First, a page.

For many years I have felt regret that I never told Dad how much Singleton meant to me. He knew that I had chosen to go to Exeter University because it was the nearest university to Singleton; he knew I loved going there as a child and as an adult.
Singleton is a place that is important to both me and Adrian: we got engaged there, and Adrian told me that we had to be married in a church because that was what his mother would want. The only place I felt religious was in Cornwall, so we decided on St Minver Parish Church. Luckily the man who married us was happy not to know whether I had been christened; he was a long-time friend of my father who had sat with him and listened to his worries about his wife, who had dementia.
Singleton is also important to our sons, and to friends who have come with us to enjoy it. I know it is a place that holds special significance for many other people; many children have shared the pleasure of going there. One day when I went swimming, my wedding ring fell off; amazingly, the eagle-eyed Rosie, always a winner of cowrie-hunts, found my ring the next morning when the tide was out. Oscar has recently reminded me of this event which he remembers well.
I expect I speak for my brother and sisters when I say that we all thank Lucy and Sandy for taking on the responsibility of running and organising the lets at Singleton, and continuing Mum and Dad’s love and respect for the place; Lucy does what Mum did, and Sandy gets busy like Dad did. It is a fact that all my children as well as my friends’ children feel affection for Singleton, and appreciate the continuity of life there over many years and for many generations of people. As an example of this continuity of life, Lucy has told me that Vanessa and her family also love coming to Singleton; Vanessa’s father, Cyril, once a patient of Dad’s, farmed in North Cornwall. Dad contacted Cyril to enquire whether he knew of a house which might be for sale near a beach and a golf course for him to escape to…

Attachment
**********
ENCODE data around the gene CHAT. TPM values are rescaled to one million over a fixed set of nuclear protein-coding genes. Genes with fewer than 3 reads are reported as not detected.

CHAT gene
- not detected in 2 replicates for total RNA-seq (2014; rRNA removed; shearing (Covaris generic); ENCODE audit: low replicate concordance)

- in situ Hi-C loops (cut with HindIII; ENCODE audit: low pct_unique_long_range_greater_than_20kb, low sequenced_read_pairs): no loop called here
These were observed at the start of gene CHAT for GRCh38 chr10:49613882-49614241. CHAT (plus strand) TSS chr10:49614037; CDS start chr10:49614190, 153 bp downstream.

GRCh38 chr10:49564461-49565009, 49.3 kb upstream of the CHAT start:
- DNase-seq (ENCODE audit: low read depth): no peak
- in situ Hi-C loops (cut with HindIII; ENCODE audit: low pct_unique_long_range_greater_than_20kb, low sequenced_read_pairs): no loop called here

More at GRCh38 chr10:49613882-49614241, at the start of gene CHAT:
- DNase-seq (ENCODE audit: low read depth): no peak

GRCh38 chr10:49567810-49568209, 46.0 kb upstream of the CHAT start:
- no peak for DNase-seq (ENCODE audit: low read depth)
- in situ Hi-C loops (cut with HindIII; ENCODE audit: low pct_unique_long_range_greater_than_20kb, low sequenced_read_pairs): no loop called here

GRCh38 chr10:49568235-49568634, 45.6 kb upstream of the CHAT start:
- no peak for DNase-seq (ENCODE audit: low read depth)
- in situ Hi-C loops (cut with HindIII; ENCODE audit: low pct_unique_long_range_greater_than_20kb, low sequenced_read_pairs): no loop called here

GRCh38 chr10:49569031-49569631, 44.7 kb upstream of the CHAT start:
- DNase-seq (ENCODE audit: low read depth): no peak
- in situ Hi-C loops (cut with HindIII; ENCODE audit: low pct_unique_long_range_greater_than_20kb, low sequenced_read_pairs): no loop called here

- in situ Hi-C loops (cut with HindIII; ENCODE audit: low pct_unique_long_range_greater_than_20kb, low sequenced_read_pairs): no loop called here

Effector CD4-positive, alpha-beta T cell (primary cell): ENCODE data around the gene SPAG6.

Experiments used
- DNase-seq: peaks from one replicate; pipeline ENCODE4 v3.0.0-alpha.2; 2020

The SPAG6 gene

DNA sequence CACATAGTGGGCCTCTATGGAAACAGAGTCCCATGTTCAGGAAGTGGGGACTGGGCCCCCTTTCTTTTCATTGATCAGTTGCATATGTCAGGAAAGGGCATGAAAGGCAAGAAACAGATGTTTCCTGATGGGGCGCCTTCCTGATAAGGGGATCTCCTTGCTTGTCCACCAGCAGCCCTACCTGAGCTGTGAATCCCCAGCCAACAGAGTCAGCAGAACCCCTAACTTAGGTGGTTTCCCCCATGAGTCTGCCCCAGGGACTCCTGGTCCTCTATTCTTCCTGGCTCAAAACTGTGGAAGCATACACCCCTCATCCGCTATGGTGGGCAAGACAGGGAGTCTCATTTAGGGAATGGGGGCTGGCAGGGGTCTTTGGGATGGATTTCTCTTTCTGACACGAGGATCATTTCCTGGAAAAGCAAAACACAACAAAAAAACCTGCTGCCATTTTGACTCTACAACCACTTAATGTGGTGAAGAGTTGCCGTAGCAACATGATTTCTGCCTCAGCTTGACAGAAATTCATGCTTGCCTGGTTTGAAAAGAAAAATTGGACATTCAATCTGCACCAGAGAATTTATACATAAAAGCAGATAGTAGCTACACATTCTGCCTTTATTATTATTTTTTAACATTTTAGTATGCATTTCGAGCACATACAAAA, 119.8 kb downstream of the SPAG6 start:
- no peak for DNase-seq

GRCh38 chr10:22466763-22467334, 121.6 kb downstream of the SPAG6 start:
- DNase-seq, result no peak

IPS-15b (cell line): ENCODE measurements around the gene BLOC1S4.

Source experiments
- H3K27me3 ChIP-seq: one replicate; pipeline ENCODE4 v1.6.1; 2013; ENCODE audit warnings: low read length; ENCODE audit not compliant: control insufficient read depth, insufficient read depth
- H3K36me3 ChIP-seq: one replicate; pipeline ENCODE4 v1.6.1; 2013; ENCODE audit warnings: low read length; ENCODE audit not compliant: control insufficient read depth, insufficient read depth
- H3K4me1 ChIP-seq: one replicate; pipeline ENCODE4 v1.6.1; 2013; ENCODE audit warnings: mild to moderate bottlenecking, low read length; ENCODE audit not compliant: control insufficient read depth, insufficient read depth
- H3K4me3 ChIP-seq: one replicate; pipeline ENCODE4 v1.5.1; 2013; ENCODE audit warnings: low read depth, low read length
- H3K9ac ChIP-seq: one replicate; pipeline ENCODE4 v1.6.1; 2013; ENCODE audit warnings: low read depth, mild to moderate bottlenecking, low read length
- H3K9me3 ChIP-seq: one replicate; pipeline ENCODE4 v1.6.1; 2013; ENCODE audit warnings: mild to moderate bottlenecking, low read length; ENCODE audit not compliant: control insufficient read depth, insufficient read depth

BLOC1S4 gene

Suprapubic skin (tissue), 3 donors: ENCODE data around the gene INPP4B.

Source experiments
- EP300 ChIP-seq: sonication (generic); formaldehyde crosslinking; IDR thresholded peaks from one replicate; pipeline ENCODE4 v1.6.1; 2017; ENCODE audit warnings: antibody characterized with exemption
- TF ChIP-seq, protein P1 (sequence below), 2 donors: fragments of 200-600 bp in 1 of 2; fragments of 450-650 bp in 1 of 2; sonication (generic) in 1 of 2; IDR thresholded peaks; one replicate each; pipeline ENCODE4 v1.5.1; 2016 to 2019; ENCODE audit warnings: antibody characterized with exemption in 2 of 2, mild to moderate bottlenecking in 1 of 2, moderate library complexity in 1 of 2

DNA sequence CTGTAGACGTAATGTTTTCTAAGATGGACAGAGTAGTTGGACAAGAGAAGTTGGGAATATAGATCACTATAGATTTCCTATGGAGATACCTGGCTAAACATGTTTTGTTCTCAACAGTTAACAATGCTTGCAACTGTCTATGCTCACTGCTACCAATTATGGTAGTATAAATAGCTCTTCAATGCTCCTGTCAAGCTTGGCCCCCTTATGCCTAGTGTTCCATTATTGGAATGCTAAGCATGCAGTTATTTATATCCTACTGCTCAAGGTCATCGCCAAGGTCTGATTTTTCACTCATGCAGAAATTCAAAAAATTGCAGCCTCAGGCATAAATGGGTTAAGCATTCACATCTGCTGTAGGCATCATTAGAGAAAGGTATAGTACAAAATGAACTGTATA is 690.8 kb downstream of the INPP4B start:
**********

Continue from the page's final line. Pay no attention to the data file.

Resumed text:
Rock pasties have a meaning for many visitors; they are bought from the Rock Bakery.
An amazingly important thing is that, on the whole, Lucy and Sandy make lets available for people during the school term-times; last year my friend Vivien said her daughter, Kate, was looking for a place to rent to bring her children on holiday, and Vivien could only think of the most perfect place being Singleton. She asked me whether I minded if she asked Lucy if she could rent it. I, of course, was particularly pleased that she wanted to pass this pleasure on to her grandchildren. My grandchildren are being brought to Singleton and are getting to know the delights of the Fairy Pool, climbing up Brea Hill, walking along the cliff-tops to Polzeath, and exploring other special places. I know that Singleton will never lose its appeal to many people.
I never thanked my father for acquiring Singleton; in a way it is not a thing that needs saying: he knew it. I’m sure that Lucy and Sandy know it too.
Mary Smith 12th February 2017